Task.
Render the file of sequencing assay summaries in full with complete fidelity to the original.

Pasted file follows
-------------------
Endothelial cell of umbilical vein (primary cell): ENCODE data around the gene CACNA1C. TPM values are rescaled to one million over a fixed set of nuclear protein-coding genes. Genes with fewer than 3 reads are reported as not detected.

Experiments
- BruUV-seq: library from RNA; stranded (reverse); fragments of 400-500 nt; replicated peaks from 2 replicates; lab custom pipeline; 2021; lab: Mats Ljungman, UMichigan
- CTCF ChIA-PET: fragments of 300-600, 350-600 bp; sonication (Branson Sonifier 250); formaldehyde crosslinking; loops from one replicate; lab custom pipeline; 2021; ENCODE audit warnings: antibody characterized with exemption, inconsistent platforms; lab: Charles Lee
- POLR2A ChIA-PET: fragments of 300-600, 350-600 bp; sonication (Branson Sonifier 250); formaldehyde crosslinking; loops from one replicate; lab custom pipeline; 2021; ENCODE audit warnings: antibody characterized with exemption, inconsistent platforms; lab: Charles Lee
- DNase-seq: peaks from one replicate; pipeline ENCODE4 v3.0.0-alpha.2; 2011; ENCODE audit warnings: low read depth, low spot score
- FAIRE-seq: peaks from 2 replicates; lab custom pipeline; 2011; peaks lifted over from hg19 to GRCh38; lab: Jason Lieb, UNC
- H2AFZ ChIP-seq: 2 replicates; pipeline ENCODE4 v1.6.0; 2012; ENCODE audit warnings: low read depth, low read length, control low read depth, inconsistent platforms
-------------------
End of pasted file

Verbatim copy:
Endothelial cell of umbilical vein (primary cell): ENCODE data around the gene CACNA1C. TPM values are rescaled to one million over a fixed set of nuclear protein-coding genes. Genes with fewer than 3 reads are reported as not detected.

Experiments
- BruUV-seq: library from RNA; stranded (reverse); fragments of 400-500 nt; replicated peaks from 2 replicates; lab custom pipeline; 2021; lab: Mats Ljungman, UMichigan
- CTCF ChIA-PET: fragments of 300-600, 350-600 bp; sonication (Branson Sonifier 250); formaldehyde crosslinking; loops from one replicate; lab custom pipeline; 2021; ENCODE audit warnings: antibody characterized with exemption, inconsistent platforms; lab: Charles Lee
- POLR2A ChIA-PET: fragments of 300-600, 350-600 bp; sonication (Branson Sonifier 250); formaldehyde crosslinking; loops from one replicate; lab custom pipeline; 2021; ENCODE audit warnings: antibody characterized with exemption, inconsistent platforms; lab: Charles Lee
- DNase-seq: peaks from one replicate; pipeline ENCODE4 v3.0.0-alpha.2; 2011; ENCODE audit warnings: low read depth, low spot score
- FAIRE-seq: peaks from 2 replicates; lab custom pipeline; 2011; peaks lifted over from hg19 to GRCh38; lab: Jason Lieb, UNC
- H2AFZ ChIP-seq: 2 replicates; pipeline ENCODE4 v1.6.0; 2012; ENCODE audit warnings: low read depth, low read length, control low read depth, inconsistent platforms